The story of Adi Da’s life and death, then, reflects that great Purpose. He was born already free and already karmaless. The first thirty years of His life demonstrate a Divine Descent (see Figure 1 above) rather than the traditional many-lifetime effort of trying to “ascend” to God. After Adi Da’s “Re-Awakening” in 1970 (in which the Divine Person had conformed the body-mind to Himself, to the degree of Enlightenment), the remaining thirty-eight years of His human lifetime would be characterized by an unfolding, seventh-stage process in which the Divine Person repeatedly “separated” from the physical body for a short time — a mini-death or mini-Mahasamadhi, if you will — and then would reintegrate with the physical body in a different way. One might almost say (in contrast with traditional Realizers reincarnating over the course of many human lifetimes), that — in the human lifetime of Adi Da, the Divine Person was “reincarnating” repeatedly, in part with the Intent of making the “God-Man” vehicle — the juxtaposition of Adi Da’s body with the Divine Person — an ever more effective one for the Revelation and Emergence of the Divine in conditional existence; and in part, due to the unfolding seventh-stage process and its stages of Divine Transfiguration, Divine Transformation, Divine Indifference, and Divine Translation.
Those “deaths” and “re-integrations” with the physical body represent the key milestones in the human lifetime of the Divine Person, and each marked and initiated a new phase of His Work, based on exploring the implications of the new “re-integration”. Adi Da’s “death” on November 27, 2008 was simply the final death. What all these “death events” had in common was that the Divine Itself was “working” an unfolding process in the way it was integrating with the human body-mind, and also was working to accomplish a specific purpose here — the creation of an immense Spiritual Mandala of Transmission — that would take the place of the human body-mind when it finally passed.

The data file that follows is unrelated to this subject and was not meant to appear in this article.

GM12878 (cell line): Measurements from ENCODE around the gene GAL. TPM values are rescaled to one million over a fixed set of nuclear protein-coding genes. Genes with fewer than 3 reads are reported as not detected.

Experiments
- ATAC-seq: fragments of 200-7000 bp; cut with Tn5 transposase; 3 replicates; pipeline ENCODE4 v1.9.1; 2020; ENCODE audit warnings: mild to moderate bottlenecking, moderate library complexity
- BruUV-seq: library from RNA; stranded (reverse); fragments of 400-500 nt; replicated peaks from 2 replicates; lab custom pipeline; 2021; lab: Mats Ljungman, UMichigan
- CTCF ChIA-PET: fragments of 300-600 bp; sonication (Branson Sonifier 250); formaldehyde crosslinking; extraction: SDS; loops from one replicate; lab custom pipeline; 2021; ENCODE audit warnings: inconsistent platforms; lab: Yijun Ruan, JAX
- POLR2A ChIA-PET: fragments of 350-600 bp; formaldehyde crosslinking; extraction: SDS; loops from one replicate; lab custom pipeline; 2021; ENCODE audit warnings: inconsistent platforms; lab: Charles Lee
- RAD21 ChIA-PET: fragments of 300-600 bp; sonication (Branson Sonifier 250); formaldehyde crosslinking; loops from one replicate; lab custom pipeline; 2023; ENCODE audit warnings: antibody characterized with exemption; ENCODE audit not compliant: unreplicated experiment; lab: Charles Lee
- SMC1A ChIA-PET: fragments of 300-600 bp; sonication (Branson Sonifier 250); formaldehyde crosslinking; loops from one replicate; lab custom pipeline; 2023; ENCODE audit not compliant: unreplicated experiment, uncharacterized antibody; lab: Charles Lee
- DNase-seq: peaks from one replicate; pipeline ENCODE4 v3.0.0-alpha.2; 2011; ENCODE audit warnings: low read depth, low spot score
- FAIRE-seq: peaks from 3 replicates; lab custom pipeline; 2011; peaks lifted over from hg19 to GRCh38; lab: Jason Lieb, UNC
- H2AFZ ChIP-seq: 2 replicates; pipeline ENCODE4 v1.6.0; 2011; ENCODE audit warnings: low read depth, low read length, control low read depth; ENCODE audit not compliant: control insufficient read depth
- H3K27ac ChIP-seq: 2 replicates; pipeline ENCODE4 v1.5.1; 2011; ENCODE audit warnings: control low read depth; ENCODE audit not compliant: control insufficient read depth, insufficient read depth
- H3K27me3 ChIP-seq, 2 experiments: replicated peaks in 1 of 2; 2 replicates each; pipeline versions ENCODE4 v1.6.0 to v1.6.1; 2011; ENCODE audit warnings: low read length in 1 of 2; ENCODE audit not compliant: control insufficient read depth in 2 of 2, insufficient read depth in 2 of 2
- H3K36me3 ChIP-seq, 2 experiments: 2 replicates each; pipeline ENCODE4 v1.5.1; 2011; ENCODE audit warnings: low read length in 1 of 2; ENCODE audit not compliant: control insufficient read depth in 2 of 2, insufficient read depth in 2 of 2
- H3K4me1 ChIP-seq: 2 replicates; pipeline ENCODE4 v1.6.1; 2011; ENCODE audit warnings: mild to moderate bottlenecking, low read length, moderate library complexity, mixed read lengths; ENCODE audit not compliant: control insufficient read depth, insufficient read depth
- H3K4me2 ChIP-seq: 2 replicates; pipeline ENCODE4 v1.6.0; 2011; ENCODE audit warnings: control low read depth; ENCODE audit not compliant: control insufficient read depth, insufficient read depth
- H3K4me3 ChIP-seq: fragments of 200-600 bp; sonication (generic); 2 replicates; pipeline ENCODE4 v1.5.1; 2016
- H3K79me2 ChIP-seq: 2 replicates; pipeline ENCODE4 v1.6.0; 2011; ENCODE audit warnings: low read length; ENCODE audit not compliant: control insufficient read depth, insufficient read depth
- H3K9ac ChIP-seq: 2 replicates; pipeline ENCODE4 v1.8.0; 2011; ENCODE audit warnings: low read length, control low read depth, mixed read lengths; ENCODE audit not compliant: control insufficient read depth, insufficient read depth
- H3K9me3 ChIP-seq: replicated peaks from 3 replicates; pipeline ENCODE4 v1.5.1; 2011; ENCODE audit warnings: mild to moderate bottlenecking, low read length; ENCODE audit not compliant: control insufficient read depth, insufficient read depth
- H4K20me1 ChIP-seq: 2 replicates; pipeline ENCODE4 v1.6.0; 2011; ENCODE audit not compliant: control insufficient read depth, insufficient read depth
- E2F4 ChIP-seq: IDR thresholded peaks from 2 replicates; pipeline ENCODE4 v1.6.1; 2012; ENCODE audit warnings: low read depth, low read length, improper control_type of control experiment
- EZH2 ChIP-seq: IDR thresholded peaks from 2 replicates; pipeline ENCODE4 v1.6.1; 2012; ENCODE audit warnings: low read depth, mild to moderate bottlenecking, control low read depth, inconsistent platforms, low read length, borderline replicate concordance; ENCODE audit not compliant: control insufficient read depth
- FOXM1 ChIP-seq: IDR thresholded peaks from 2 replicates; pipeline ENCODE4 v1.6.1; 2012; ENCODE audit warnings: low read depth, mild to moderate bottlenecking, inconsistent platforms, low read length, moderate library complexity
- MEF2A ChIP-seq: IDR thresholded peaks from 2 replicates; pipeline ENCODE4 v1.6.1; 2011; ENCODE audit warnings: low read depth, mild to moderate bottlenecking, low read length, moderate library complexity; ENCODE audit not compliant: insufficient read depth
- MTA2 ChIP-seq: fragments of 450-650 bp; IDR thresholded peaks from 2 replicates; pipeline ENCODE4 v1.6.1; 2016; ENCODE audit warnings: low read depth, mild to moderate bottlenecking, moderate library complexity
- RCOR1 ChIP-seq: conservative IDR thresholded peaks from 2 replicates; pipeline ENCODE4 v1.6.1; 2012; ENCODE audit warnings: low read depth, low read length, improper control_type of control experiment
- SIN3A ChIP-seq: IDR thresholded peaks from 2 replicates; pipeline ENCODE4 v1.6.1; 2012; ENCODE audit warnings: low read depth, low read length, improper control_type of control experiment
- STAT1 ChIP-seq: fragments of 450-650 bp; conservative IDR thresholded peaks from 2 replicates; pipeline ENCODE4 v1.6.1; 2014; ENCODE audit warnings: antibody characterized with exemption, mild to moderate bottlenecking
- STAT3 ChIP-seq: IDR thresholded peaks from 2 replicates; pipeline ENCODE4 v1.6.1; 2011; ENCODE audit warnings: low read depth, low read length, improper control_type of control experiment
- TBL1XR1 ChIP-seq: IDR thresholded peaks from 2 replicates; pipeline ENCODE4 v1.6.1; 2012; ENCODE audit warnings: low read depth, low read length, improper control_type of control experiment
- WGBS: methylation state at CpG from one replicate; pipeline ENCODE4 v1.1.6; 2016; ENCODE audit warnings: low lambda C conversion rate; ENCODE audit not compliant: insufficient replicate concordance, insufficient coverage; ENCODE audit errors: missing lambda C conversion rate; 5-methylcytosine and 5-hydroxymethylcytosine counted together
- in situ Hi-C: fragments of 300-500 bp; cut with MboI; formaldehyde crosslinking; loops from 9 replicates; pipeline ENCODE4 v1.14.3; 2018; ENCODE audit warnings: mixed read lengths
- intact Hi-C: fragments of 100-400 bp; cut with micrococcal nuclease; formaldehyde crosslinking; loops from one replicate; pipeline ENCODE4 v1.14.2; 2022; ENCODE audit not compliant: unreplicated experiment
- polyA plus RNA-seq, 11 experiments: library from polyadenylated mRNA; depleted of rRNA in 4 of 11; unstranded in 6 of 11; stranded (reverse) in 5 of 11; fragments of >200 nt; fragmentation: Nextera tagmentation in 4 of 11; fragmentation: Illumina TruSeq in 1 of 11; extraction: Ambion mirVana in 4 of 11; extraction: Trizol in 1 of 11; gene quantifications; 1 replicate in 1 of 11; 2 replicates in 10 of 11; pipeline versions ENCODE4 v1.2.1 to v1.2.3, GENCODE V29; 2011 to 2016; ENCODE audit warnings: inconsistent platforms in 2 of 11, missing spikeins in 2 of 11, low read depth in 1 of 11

Whether the Divine accomplished that Great Purpose is something that will be seen over time, and which we will consider separately. But here we simply note that the overarching intent of the Divine was to persist in animating the human body long enough to accomplish this purpose. So the notion of an “intentional leavetaking” of the body — the traditional notion of Mahasamadhi — represents the very opposite impulse. The Divine was all about staying as long as possible, in the human form of Adi Da, with a purpose of creating, once and for all, the final means for liberating all beings, rather than a purpose of individual liberation (which resonates with the notion of “Mahasamadhi as intentional leavetaking”).